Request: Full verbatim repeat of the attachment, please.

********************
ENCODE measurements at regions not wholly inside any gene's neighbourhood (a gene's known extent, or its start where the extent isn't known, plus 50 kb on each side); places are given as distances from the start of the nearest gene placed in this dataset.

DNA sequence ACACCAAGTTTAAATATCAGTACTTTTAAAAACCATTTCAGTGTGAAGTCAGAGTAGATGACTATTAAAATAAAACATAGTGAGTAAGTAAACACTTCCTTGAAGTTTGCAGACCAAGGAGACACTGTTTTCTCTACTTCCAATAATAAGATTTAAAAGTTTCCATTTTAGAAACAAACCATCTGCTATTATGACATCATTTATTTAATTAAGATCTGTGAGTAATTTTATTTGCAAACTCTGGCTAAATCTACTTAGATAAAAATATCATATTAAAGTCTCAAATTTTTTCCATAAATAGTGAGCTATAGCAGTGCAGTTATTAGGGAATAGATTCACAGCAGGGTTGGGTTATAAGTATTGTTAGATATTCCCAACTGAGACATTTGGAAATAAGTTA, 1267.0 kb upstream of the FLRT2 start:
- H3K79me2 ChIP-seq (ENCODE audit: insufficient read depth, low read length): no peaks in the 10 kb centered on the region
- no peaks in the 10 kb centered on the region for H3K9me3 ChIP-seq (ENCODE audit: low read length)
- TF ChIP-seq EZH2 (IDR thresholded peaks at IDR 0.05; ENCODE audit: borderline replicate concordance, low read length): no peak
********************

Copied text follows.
ENCODE measurements at regions not wholly inside any gene's neighbourhood (a gene's known extent, or its start where the extent isn't known, plus 50 kb on each side); places are given as distances from the start of the nearest gene placed in this dataset.

DNA sequence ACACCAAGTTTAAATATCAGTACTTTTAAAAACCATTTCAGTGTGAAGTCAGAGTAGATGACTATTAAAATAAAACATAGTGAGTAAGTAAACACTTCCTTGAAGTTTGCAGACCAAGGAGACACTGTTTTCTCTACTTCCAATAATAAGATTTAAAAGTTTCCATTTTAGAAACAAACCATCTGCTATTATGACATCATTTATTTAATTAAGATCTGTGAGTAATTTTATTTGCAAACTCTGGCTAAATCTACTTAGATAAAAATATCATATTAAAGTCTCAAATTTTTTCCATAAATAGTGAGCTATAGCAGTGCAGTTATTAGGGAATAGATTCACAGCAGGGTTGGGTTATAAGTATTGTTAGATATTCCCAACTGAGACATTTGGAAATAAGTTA, 1267.0 kb upstream of the FLRT2 start:
- H3K79me2 ChIP-seq (ENCODE audit: insufficient read depth, low read length): no peaks in the 10 kb centered on the region
- no peaks in the 10 kb centered on the region for H3K9me3 ChIP-seq (ENCODE audit: low read length)
- TF ChIP-seq EZH2 (IDR thresholded peaks at IDR 0.05; ENCODE audit: borderline replicate concordance, low read length): no peak